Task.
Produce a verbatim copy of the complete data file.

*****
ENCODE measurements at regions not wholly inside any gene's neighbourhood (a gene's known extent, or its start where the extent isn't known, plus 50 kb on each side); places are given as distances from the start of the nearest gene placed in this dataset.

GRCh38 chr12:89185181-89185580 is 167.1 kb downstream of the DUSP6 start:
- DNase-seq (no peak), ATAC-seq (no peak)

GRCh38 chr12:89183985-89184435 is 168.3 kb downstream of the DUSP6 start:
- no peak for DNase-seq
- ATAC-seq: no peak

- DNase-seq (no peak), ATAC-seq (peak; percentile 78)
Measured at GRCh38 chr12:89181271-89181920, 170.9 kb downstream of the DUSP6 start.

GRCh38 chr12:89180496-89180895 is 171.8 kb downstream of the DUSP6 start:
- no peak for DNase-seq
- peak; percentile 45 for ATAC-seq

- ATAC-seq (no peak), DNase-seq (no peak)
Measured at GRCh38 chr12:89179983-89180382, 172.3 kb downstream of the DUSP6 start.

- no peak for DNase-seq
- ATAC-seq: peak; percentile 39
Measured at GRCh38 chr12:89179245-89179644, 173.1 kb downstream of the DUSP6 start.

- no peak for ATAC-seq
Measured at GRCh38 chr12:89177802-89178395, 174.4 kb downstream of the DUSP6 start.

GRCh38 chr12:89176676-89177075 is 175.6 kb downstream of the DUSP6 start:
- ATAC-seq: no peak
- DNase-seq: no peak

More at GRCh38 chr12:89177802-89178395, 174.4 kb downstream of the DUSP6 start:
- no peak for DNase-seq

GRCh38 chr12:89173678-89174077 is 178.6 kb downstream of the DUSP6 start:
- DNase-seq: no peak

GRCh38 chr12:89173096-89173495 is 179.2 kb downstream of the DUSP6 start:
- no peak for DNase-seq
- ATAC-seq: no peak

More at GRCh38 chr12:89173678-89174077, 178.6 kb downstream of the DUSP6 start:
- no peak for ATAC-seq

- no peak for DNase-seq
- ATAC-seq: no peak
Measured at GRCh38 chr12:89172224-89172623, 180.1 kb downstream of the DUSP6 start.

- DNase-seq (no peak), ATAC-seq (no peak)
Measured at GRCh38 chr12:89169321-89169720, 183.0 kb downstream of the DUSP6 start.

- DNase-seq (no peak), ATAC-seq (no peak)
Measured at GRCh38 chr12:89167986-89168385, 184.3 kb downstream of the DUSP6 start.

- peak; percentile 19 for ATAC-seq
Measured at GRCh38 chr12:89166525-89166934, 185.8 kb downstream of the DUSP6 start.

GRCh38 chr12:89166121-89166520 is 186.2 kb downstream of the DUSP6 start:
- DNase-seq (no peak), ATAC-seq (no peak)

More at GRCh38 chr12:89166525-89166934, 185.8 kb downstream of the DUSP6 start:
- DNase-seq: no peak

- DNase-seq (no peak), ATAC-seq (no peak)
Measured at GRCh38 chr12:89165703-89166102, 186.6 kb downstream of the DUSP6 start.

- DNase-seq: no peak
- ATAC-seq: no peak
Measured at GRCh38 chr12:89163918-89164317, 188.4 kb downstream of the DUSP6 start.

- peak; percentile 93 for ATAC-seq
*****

ENCODE measurements at regions not wholly inside any gene's neighbourhood (a gene's known extent, or its start where the extent isn't known, plus 50 kb on each side); places are given as distances from the start of the nearest gene placed in this dataset.

GRCh38 chr12:89185181-89185580 is 167.1 kb downstream of the DUSP6 start:
- DNase-seq (no peak), ATAC-seq (no peak)

GRCh38 chr12:89183985-89184435 is 168.3 kb downstream of the DUSP6 start:
- no peak for DNase-seq
- ATAC-seq: no peak

- DNase-seq (no peak), ATAC-seq (peak; percentile 78)
Measured at GRCh38 chr12:89181271-89181920, 170.9 kb downstream of the DUSP6 start.

GRCh38 chr12:89180496-89180895 is 171.8 kb downstream of the DUSP6 start:
- no peak for DNase-seq
- peak; percentile 45 for ATAC-seq

- ATAC-seq (no peak), DNase-seq (no peak)
Measured at GRCh38 chr12:89179983-89180382, 172.3 kb downstream of the DUSP6 start.

- no peak for DNase-seq
- ATAC-seq: peak; percentile 39
Measured at GRCh38 chr12:89179245-89179644, 173.1 kb downstream of the DUSP6 start.

- no peak for ATAC-seq
Measured at GRCh38 chr12:89177802-89178395, 174.4 kb downstream of the DUSP6 start.

GRCh38 chr12:89176676-89177075 is 175.6 kb downstream of the DUSP6 start:
- ATAC-seq: no peak
- DNase-seq: no peak

More at GRCh38 chr12:89177802-89178395, 174.4 kb downstream of the DUSP6 start:
- no peak for DNase-seq

GRCh38 chr12:89173678-89174077 is 178.6 kb downstream of the DUSP6 start:
- DNase-seq: no peak

GRCh38 chr12:89173096-89173495 is 179.2 kb downstream of the DUSP6 start:
- no peak for DNase-seq
- ATAC-seq: no peak

More at GRCh38 chr12:89173678-89174077, 178.6 kb downstream of the DUSP6 start:
- no peak for ATAC-seq

- no peak for DNase-seq
- ATAC-seq: no peak
Measured at GRCh38 chr12:89172224-89172623, 180.1 kb downstream of the DUSP6 start.

- DNase-seq (no peak), ATAC-seq (no peak)
Measured at GRCh38 chr12:89169321-89169720, 183.0 kb downstream of the DUSP6 start.

- DNase-seq (no peak), ATAC-seq (no peak)
Measured at GRCh38 chr12:89167986-89168385, 184.3 kb downstream of the DUSP6 start.

- peak; percentile 19 for ATAC-seq
Measured at GRCh38 chr12:89166525-89166934, 185.8 kb downstream of the DUSP6 start.

GRCh38 chr12:89166121-89166520 is 186.2 kb downstream of the DUSP6 start:
- DNase-seq (no peak), ATAC-seq (no peak)

More at GRCh38 chr12:89166525-89166934, 185.8 kb downstream of the DUSP6 start:
- DNase-seq: no peak

- DNase-seq (no peak), ATAC-seq (no peak)
Measured at GRCh38 chr12:89165703-89166102, 186.6 kb downstream of the DUSP6 start.

- DNase-seq: no peak
- ATAC-seq: no peak
Measured at GRCh38 chr12:89163918-89164317, 188.4 kb downstream of the DUSP6 start.

- peak; percentile 93 for ATAC-seq